Some people, however, may have bigger expectations. I’m familiar with the like that are more critical on what they envision in a game, and some of theirs may come up short. For being a fairly recent (as of writing this) 3D collect-a-thon platformer, there isn’t much care put into not falling into pitfalls the genre can stumble into. There’s all sorts of collectables strewn about every stage, in every nook and cranny you see. The expectation of intricate exploration is rather inherently strict, for even with my instinct to fully complete everything I could still see myself entering the annoying cycle of combing through the entire stage all over again for the last few bits of pollen or tinykin eggs I may have missed. It’s a frustration I’ve voiced with games like Kao the Kangaroo: Round 2, and even if the format is more forgiving here it’s still a misstep nonetheless. Not to mention the narrative premise of the tiny world you’re in being stuck together in a noticeably tacky fashion. A whole society of insects making whole modern-like worlds out of everyday objects is one of the biggest creative shines this game has to offer, but the glue of it’s conflicts around a resident they believe to be a god is not composed with a suitable amount of tact. (the fourth world, Lands of Ambrose, is particularly bad with this)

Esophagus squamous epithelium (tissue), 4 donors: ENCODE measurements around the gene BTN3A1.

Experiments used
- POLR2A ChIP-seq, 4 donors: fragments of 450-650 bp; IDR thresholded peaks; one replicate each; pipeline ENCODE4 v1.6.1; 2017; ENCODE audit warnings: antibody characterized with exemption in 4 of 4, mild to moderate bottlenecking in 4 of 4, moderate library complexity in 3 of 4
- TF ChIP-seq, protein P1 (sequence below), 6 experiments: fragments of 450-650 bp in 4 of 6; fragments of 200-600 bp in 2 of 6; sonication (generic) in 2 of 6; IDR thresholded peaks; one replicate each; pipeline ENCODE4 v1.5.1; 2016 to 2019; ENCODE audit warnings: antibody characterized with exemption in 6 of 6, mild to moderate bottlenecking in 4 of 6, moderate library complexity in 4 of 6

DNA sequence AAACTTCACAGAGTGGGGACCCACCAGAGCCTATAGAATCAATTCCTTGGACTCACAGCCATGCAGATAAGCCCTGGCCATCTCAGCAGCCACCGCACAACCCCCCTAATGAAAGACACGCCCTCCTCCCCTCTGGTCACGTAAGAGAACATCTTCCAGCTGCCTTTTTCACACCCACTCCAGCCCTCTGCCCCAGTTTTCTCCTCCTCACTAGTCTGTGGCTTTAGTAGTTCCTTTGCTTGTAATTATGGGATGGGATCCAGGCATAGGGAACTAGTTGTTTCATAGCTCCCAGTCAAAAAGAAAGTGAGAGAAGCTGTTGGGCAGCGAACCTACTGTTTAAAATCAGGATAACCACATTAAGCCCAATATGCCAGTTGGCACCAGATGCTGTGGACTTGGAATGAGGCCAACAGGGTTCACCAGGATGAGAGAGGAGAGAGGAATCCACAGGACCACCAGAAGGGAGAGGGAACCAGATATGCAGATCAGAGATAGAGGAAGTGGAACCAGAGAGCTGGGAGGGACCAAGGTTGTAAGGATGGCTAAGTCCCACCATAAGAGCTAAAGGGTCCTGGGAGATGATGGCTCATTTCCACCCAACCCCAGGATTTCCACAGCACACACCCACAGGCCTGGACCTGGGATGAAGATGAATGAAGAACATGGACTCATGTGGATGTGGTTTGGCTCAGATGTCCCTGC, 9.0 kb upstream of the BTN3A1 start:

I’d still say I had my fun though. I wasn’t let down by what I wanted to see here, but I could see if someone would see otherwise. Some folks may just be looking for something bigger, but if you just want that occasional sweet little snack then you’ll do well like I did.

I swear to god there was a version of the finding Pilchard minigame where there was a house on a black background and the damn cat never visually appeared so you had to find her based on sound

My dumbass child self ended up getting the computer locked up on that minigame because there was no other way out of it so it HAS to be some sort of thing exclusive to the PC version, don't listen to Jenny she's trying to drag me for this like it's something that happened recently even though she lost to Travis